Bird calls, especially in cities, have become clearer as curfews and lockdowns become the norm in countries around the world.
“The wake-up call of hadada ibis in my estate in Buru Buru, Nairobi, was always 4.30am, but now because it’s so quiet, it has changed to 6am,” said Jennifer Oduori, a veteran birder and member of the birders’ group at Nature Kenya.
The hadada is a common bird in Nairobi and has one of the loudest calls. It is enjoying the bliss of a quiet sleep during the current curfew in Kenya. Nairobi is the birding capital of the world with more than a thousand species.
Ms Oduori said that there have been new bird species flying into Kenya, which she is trying to identify from pictures sent to her by other birders. More unusual reports are coming in from Kenyan birders, members of Nature Kenya, the country’s oldest natural history society established in 1909.
In late April, Abigail Church sent a video from Nairobi’s Giraffe sanctuary of 1,000 Great white pelicans flying in waves over the city en route to Lake Magadi. Such large numbers had not been seen before and the video went viral among birders.
Meanwhile in Mombasa, Mustafa Adamjee said he “heard a Mangrove kingfisher’s call all night in the middle of Mombasa town where there are few trees, its noisy and full of buildings.”
Mangrove kingfishers are intra-African migrant birds seen along beaches lined with mangroves and coastal bush but rarely in town centres.
The list is endless of unusual bird sightings around the world’s cities, but the far-away port of Mumbai on the natural deep-water harbour of Mumbai in Maharashtra, in India’s largest city, is currently stealing the show.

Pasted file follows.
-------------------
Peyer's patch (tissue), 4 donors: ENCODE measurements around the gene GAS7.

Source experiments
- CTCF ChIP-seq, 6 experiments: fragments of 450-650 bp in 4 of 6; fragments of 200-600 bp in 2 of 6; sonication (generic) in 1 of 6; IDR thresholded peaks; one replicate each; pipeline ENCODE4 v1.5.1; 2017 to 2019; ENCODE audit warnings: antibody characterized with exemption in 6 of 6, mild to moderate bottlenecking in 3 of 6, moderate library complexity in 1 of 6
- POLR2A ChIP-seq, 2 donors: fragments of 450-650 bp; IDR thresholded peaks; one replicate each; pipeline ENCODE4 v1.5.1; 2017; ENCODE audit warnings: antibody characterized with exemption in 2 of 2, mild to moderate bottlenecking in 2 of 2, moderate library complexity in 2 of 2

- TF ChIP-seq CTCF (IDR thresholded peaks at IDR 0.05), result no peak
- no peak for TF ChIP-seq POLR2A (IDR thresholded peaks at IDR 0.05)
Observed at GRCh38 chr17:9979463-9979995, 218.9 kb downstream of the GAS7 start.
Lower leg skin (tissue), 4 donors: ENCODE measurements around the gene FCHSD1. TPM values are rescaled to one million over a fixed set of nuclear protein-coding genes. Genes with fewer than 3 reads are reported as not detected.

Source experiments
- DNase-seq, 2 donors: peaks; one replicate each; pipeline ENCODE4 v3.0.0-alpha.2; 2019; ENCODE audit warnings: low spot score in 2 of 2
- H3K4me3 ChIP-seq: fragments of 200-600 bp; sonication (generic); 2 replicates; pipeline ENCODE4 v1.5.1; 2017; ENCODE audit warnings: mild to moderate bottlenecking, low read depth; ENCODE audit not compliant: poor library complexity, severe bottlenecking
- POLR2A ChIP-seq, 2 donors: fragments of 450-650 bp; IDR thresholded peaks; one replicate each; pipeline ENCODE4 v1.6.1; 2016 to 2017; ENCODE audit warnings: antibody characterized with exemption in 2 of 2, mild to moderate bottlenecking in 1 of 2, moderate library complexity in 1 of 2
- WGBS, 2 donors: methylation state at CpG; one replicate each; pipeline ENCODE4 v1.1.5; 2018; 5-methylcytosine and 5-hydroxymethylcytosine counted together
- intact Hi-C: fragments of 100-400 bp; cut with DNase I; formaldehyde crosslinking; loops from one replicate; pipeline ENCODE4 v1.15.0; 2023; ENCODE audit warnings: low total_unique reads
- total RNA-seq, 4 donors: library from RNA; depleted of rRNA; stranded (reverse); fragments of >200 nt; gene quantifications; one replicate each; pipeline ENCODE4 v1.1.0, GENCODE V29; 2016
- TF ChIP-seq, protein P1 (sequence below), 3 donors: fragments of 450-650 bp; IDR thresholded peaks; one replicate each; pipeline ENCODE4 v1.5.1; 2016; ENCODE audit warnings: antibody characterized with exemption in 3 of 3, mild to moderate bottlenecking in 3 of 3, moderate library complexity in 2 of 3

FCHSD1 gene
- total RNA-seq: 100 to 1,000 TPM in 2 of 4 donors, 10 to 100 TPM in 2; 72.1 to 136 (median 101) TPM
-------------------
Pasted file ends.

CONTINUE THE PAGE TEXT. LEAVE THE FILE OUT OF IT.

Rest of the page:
The waters are turning pink with tens of thousands of flamingos after the country’s nationwide lockdown that has silenced the city. According to Rahul Khot of the Bombay Natural History Society, the flamingos are also spreading to wetlands where they were rarely seen before “because there is no human activity there now.”
According to the British Trust for Ornithology the daily chorus of birds is now more audible in the heart of cities. Birders consider this to be helping the birds be heard by potential mates, which increases breeding success. However, this has to be verified scientifically through continued survey by volunteers.
Birding in Kenya is largely thanks to Fleur Ng’weno of Nature Kenya who in February 1971, started the Wednesday morning bird walks from the Nairobi National Museum. For the past 35 years, the walks have taken place weekly, led mostly by Ms Ng’weno. Nature Kenya has branches almost everywhere in the country.
Despite the walks being suspended for the first time in Kenya, especially during the March-April migration period, Ms Ng’weno is still busy bird watching with her face mask on in the Nairobi Arboretum, Karura Forest and Nairobi National Park as well as other birders in the country and filling in their data diligently.